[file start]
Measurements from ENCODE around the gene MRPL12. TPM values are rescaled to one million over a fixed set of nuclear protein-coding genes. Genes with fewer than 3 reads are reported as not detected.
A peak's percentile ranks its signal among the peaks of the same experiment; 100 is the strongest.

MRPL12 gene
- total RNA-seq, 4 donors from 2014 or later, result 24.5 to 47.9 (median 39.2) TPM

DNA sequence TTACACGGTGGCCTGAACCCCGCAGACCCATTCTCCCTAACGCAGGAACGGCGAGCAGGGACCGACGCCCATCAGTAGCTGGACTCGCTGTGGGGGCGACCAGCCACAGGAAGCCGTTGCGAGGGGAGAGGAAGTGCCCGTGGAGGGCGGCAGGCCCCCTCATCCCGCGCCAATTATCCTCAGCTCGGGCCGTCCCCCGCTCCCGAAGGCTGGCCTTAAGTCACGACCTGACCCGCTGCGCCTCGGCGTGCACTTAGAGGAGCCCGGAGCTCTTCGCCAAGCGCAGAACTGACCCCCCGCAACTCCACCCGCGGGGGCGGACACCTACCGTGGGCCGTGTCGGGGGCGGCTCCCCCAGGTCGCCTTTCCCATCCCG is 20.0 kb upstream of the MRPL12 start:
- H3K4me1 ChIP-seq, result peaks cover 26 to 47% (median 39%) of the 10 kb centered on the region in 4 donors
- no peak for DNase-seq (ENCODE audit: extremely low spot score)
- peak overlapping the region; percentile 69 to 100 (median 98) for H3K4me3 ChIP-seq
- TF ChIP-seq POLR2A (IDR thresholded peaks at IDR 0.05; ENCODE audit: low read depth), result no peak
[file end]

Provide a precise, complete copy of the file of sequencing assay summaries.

Measurements from ENCODE around the gene MRPL12. TPM values are rescaled to one million over a fixed set of nuclear protein-coding genes. Genes with fewer than 3 reads are reported as not detected.
A peak's percentile ranks its signal among the peaks of the same experiment; 100 is the strongest.

MRPL12 gene
- total RNA-seq, 4 donors from 2014 or later, result 24.5 to 47.9 (median 39.2) TPM

DNA sequence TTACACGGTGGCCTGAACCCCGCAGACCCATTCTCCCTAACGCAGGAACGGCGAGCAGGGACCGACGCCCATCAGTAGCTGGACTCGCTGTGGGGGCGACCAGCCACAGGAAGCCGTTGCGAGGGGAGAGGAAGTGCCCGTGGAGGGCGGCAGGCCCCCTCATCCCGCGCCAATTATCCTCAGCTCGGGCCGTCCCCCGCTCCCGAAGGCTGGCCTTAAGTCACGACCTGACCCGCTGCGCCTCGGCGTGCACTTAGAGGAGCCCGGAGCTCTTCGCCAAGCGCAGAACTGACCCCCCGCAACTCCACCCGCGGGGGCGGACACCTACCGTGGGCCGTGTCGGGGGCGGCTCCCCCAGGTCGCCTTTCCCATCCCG is 20.0 kb upstream of the MRPL12 start:
- H3K4me1 ChIP-seq, result peaks cover 26 to 47% (median 39%) of the 10 kb centered on the region in 4 donors
- no peak for DNase-seq (ENCODE audit: extremely low spot score)
- peak overlapping the region; percentile 69 to 100 (median 98) for H3K4me3 ChIP-seq
- TF ChIP-seq POLR2A (IDR thresholded peaks at IDR 0.05; ENCODE audit: low read depth), result no peak